The UNC Pembroke Board of Trustees, including its six Native American members, gave their unanimous support to the university’s Braves nickname.
Following a news report that a national Native American organization was critical of UNCP’s use of an Indian nickname, Chancellor Allen C. Meadors sought advice from his board.
“Does this community want the Brave to remain part of the university,” Chancellor Meadors asked? “It is my feeling that the community feels very strongly about keeping the Brave, alumni too.”
Dr. Meadors was right, according to board members.
“By doing away with the Brave, we would be doing away with tradition,” Trustee Roger Oxendine said.
“I have never felt belittled by our nickname,” said Trustee Sybil Collins. “I feel very good about it.”
A member of the Sendat tribe in Michigan lists UNCP on its website of schools that use Native American mascots for their athletic teams. The Fayetteville Observer ran a front page news story on the issue on May 9.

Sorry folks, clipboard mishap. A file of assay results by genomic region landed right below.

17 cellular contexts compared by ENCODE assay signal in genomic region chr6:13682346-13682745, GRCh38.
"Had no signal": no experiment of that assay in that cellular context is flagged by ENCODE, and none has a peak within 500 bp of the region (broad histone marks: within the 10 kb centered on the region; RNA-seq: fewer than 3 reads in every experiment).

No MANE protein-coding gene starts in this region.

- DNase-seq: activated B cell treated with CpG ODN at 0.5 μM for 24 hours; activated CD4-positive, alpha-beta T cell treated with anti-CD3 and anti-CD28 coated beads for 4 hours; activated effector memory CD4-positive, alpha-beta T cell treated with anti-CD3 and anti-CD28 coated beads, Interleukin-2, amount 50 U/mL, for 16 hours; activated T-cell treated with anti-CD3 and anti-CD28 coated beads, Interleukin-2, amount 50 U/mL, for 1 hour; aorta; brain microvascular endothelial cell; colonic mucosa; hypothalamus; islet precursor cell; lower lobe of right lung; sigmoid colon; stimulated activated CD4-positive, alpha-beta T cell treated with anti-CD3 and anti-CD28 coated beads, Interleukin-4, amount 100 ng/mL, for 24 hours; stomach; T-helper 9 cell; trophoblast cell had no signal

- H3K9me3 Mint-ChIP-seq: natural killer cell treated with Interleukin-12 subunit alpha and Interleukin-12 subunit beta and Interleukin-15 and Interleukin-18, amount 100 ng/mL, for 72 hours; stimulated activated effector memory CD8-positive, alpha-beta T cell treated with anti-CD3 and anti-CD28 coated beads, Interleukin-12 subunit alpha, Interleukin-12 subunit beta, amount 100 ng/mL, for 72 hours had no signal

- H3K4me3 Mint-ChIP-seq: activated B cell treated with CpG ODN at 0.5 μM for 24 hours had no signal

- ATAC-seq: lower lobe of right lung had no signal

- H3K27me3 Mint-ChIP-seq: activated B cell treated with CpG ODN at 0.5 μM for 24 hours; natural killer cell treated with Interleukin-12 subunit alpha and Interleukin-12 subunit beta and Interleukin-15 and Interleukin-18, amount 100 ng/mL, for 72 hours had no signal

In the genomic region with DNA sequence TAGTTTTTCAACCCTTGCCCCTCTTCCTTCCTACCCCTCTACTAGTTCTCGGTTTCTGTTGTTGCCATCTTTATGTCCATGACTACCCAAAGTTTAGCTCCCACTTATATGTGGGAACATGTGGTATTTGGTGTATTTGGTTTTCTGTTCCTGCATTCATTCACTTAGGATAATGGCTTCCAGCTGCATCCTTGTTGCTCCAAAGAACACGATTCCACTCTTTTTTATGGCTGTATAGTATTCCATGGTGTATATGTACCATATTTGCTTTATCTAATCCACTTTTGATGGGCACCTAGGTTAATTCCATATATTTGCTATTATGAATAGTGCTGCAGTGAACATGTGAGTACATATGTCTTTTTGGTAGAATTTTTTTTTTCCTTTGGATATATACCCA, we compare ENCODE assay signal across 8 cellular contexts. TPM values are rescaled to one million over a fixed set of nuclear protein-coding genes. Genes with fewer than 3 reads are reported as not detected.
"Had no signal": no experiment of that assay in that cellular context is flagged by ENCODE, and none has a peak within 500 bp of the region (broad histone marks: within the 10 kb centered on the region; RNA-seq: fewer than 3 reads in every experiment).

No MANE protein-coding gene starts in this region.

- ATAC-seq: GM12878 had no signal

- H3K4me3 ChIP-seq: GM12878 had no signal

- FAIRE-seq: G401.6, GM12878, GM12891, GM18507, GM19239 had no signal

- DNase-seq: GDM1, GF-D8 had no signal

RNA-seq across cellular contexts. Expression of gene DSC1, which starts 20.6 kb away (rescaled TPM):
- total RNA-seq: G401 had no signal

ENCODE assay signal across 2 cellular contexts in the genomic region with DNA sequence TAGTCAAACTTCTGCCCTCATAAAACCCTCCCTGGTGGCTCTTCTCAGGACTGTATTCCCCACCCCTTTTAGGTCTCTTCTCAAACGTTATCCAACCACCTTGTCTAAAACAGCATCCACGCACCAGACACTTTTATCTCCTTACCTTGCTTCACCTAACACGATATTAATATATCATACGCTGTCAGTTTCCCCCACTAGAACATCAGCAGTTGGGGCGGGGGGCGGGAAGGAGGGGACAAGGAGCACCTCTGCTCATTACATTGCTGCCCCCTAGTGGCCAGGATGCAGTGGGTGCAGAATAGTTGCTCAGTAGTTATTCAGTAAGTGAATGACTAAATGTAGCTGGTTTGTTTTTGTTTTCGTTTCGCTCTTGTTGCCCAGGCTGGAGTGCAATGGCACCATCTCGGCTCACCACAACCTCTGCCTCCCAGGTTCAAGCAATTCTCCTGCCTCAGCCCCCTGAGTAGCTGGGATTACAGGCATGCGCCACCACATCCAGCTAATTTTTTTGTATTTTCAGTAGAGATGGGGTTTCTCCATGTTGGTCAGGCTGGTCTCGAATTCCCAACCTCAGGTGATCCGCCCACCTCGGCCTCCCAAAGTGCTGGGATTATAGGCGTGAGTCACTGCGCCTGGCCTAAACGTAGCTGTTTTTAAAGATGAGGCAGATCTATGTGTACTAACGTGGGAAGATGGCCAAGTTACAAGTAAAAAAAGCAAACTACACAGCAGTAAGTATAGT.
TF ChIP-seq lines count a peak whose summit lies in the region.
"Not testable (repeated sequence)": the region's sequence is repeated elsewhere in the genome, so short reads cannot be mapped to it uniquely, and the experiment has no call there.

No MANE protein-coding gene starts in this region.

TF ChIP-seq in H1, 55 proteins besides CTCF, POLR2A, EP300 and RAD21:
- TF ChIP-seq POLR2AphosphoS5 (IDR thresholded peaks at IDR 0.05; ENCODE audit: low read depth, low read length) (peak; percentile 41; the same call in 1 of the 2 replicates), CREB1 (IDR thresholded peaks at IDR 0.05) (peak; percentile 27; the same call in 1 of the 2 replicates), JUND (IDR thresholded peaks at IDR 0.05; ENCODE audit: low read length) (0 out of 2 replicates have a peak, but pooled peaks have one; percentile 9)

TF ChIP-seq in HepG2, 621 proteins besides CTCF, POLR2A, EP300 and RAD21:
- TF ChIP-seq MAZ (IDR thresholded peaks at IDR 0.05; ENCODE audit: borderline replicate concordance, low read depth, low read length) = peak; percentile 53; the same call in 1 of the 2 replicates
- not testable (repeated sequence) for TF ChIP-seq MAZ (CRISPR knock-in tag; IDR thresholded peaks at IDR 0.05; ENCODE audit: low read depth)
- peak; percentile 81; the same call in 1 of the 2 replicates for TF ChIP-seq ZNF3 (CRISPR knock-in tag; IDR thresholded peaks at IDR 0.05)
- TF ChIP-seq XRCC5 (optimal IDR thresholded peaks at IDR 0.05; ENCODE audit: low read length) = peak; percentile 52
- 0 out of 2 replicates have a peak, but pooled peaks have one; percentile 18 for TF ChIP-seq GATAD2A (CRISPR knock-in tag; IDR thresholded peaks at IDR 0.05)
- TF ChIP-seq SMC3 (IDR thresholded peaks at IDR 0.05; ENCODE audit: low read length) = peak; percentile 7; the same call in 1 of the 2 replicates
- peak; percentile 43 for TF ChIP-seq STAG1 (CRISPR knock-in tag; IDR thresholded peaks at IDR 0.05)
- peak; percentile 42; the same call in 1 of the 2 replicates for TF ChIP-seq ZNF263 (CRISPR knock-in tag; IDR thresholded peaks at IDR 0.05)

Trustee Dr. Cheryl Locklear suggested taking the nickname issue one step further.
“I would like to see a bronze statue of the Brave in front of this building (Lumbee Hall administration building),” she said.
UNCP was founded in 1887 as a normal school to train Native American teachers. Its enrollment remains approximately 23 percent Native American. The Braves was used as both mascot and nickname from the 1940s until 1992 when a red-tailed hawk became the mascot and the Braves became the nickname.